While I cannot overstate our disappointment that this case was not resolved, I commend those who sacrificed so much time, energy and effort to serve on this jury. We will try Michael Slager again. We hope the federal and state courts will coordinate efforts regarding any future trial dates but we stand ready whenever the court calls.
As a lawyer and prosecutor, I am subject to special rules limiting my ability to make public comments about pending cases and defendants in criminal matters. For these reasons, my office cannot comment on the merits of the case. By law, the defendant remains presumed innocent unless and until he is proven guilty.
North Charleston Mayor Keith Summey issued a brief statement late Monday:
"In April 2015, Michael Slager was arrested and charged with murder. Since that time, the case has remained outside of the city's jurisdiction and within the judicial process. Until a final decision is rendered, the City of North Charleston and Mayor Summey will continue to refrain from commenting or discussing the case."
Pastor Thomas Dixon, president of The Coalition, said he was disappointed by the outcome of the case.
"I'm quite disappointed in the process, I'm quite disappointed in a jury of peers that would look at physical evidence that clearly shows a murder that took place and at the end of the day they can't come to a unanimous decision that would bring a conviction, I would prefer, a conviction of murder, but at the very least a manslaughter conviction," Dixon said. He said what is even worse is that the mistrial continues to "prolong the agony" of the Scott family.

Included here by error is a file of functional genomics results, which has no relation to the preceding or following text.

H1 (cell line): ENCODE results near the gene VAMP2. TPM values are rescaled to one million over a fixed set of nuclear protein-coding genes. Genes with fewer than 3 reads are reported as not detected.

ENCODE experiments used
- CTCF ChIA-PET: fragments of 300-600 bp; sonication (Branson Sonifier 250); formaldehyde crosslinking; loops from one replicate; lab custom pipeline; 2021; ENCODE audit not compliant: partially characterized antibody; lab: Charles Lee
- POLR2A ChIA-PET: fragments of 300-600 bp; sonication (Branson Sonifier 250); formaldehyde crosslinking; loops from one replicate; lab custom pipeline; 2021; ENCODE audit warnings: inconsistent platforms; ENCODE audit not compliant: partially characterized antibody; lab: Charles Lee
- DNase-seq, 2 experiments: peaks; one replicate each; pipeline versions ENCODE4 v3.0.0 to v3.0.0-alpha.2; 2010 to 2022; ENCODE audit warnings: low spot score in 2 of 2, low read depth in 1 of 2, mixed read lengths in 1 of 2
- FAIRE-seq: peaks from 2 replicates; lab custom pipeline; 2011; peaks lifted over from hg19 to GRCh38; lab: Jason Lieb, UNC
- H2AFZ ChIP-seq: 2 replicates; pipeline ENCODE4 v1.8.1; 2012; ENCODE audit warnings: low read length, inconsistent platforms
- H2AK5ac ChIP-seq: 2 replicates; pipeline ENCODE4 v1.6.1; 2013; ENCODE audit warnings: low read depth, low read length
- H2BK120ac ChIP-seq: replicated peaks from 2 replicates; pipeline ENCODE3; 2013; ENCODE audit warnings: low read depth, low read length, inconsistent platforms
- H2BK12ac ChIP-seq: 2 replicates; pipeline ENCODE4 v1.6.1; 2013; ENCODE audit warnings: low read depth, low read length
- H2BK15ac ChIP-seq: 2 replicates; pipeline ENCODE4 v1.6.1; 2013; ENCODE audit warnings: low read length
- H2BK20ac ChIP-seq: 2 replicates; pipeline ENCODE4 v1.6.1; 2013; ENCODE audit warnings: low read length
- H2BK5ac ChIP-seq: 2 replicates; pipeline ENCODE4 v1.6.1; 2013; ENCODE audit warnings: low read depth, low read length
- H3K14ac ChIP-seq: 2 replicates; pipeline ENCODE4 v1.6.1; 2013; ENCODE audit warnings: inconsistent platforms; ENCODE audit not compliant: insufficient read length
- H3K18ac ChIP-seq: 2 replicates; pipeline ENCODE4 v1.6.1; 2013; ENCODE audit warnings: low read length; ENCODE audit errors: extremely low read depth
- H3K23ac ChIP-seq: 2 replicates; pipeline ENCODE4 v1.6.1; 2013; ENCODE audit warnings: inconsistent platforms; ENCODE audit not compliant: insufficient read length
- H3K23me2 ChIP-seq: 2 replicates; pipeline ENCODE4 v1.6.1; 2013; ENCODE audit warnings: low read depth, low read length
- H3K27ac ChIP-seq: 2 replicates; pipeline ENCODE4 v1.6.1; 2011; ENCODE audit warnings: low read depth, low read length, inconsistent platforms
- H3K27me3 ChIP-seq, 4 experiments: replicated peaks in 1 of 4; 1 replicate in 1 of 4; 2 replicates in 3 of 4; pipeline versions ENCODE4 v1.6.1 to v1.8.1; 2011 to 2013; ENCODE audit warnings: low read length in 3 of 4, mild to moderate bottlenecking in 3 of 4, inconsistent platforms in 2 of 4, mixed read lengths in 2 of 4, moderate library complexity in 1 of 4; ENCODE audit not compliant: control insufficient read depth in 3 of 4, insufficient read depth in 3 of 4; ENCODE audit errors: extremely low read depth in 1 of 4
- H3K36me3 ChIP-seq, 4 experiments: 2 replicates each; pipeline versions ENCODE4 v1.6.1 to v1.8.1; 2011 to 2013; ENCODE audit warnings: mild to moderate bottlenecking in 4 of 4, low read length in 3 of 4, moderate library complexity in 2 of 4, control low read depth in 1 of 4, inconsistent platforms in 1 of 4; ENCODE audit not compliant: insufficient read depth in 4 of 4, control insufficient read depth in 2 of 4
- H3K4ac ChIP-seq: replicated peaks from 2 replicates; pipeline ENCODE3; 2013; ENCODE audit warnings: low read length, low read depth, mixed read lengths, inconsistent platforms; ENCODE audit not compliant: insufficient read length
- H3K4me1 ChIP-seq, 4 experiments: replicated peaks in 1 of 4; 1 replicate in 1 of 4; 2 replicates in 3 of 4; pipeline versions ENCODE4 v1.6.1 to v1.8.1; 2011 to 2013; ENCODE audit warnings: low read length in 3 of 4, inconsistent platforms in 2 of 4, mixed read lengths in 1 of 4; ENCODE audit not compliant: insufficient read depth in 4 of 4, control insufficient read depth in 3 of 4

Dixon said he hoped no protests of the mistrial would involve violence but said he was unsure on community action.
"Everyone knows where I stand as far as me being a man of peace," Dixon said. "But somewhere along the way, the community has got to get a win. We can't keep having Ls in the loss column when it comes to prosecuting law enforcement officers. Sooner or later, what is it going to take for an officer for an officer to not only be tried but found guilty also sentenced to an extremely lengthy term in the state of South Carolina and across the nation. It has got to happen. I don't know what to say about how the community is going to react now. I would pray for peace, but other than that all I can say is I've done all I can."
Elder James Johnson, state director of the National Action Network said he was disappointed but not surprised by the deadlocked jury. Johnson said he expects there will be protests because of the mistrial, but said he thinks those protests will be peaceful. Johnson urged people to remain calm and let the system work itself out.
Scott's brother, Anthony, told reporters shortly after the mistrial was declared that anyone considering protesting should do so peacefully.
"We're not going to tear up this city, we're going to keep it just the way it is, and we're going to believe in peaceful protest," he said.